Wednesday 22 January 2020
Welcome to the Embryology education and research website now in the 22nd year online! There are many ways to find what you are looking for. Click on the left image term, or use the menu items at the page top, or the search window.
Bookmark with: https://embryology.med.unsw.edu.au
Current number of topic pages 5,683
|10 Popular Pages
OK these are not my rankings, but by you the viewer.
These are the top ten popular pages based upon page views.
I have excluded the Main page, student projects and undergraduate course pages. Note, this data has not been updated since 1 January 2016, when page visit logs were removed.
|1 January 2016 (EST)
- Embryonic Development (399,216 views)
- Placenta Development (183,296 views)
- Timeline human development (154,106 views)
- Neural System Development (116,916 views)
- Mouse Development (115,361 views)
- Respiratory System Development (112,977 views)
- Placenta - Abnormalities (111,887 views)
- Implantation (111,620 views)
- Fetal Development (97,150 views)
- Chicken Development (89,201 views)
This is the Main Page of the website, clicking the top lefthand icon or the menu item will always bring you to here.
There are several different ways to find what you are looking for: click the major topic on the large left hand image, the Site Map also links to major topic sections, the Category option will show related materials, or simply use the search box.
|Embryology around the world (use the translate link by clicking Expand at the top of each page to change to your language) - embryologie (German, French, Dutch, Czech), embriología (Spanish, Italian, Portuguese), embryologi (Norwegian), embryologia (Finnish), embryoleg (Welsh), embriologi (Indonesian), embrayolohiya (Filipino), εμβρυολογία (Greek), эмбриология (Russian), 発生学 (Japanese), 胚胎 (Chinese), 발생학 (Korean), תוֹרַת הַעוּבָּר (Hebrew), علم الأجنة (Arabic), رویان شناسی (Persian), கருவியல் (Tamil), गर्भवृद्धिशास्त्र (Marathi), วิชาว่าด้วยระยะแรกเริม (Thai)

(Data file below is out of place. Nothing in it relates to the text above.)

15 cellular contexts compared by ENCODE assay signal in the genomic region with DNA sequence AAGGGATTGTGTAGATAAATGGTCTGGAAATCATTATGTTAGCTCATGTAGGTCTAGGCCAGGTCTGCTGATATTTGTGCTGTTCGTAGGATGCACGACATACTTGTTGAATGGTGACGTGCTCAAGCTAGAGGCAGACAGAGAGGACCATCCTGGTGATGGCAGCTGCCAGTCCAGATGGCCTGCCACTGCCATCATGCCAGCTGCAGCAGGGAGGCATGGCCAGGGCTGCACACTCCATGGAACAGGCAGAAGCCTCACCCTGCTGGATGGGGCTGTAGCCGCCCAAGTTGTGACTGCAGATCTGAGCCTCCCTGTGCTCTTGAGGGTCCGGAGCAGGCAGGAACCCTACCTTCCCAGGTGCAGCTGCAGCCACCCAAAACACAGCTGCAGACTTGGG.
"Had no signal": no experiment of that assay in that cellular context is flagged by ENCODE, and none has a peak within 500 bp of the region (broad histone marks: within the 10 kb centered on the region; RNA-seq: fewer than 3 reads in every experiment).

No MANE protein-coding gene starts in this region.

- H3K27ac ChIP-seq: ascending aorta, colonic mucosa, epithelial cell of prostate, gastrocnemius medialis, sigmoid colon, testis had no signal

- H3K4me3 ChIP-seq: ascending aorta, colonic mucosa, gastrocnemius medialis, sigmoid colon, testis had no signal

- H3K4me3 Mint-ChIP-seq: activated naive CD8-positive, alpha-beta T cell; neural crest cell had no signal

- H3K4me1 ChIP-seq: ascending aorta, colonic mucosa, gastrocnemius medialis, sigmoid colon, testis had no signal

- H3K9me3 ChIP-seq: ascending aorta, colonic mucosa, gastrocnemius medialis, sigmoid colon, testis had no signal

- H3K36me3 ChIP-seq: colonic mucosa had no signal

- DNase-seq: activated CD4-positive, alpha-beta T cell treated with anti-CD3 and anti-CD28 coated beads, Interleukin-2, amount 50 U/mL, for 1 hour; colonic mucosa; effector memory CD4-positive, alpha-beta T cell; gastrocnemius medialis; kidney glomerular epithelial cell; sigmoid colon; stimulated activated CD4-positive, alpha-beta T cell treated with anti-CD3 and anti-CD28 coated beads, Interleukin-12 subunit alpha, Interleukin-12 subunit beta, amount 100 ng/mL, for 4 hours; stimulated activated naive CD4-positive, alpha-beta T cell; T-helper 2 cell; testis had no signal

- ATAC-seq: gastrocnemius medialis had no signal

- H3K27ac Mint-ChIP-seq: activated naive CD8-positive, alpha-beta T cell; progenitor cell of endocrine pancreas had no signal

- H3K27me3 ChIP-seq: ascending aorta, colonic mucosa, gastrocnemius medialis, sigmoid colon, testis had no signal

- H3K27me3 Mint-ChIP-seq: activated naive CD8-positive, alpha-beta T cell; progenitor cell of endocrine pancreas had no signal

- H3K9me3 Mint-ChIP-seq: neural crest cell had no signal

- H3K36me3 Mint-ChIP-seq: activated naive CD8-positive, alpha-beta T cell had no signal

| Designed to update the original UNSW Embryology website online since 1996. You should find this new site easier to navigate and search. I am always happy to receive feedback on your learning experience.
Content has been derived under a number of different copyright restrictions, therefore do not assume that you can reuse content found on this current site without permission. Click on images and movies to get descriptions and full copyright information.
|News - Abnormal Development - Air Pollution
Particulate matter comparative size
Prenatal and early life exposures to ambient air pollution and development
"Residential proximity to major roadways, and prenatal exposures to particulate matter <2.5 μm (PM2.5) and ozone (O3) are linked to poor fetal outcomes but their relationship with childhood development is unclear. We investigated whether proximity to major roadways, or prenatal and early-life exposures to PM2.5 and O3 increase the risk of early developmental delays. 4089 singletons and 1016 twins born between 2008 and 2010. Proximity to major roadway was calculated using road network data from the NY Department of Transportation. Concentrations of PM2.5 and O3 estimated by the Environmental Protection Agency Downscaler models were spatiotemporally linked to each child's prenatal and early-life addresses incorporating residential history, and locations of maternal work and day-care. In this prospective cohort study, proximity to major roadway and prenatal/early-life exposures to PM2.5 and O3 were associated with developmental delays. While awaiting larger studies with personal air pollution assessment, efforts to minimize air pollution exposures during critical developmental windows may be warranted."
See also 
- ↑ Ha S, Yeung E, Bell E, Insaf T, Ghassabian A, Bell G, Muscatiello N & Mendola P. (2019). Prenatal and early life exposures to ambient air pollution and development. Environ. Res. , 174, 170-175. PMID: 30979514 DOI.
- ↑ Ladd-Acosta C, Feinberg JI, Brown SC, Lurmann FW, Croen LA, Hertz-Picciotto I, Newschaffer CJ, Feinberg AP, Fallin MD & Volk HE. (2019). Epigenetic marks of prenatal air pollution exposure found in multiple tissues relevant for child health. Environ Int , 126, 363-376. PMID: 30826615 DOI.
- Links: air pollution | neural postnatal | neural examination | epigenetics
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Cite this page: Hill, M.A. (2020, January 22) Embryology Main Page. Retrieved from https://embryology.med.unsw.edu.au/embryology/index.php/Main_Page
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- © Dr Mark Hill 2020, UNSW Embryology ISBN: 978 0 7334 2609 4 - UNSW CRICOS Provider Code No. 00098G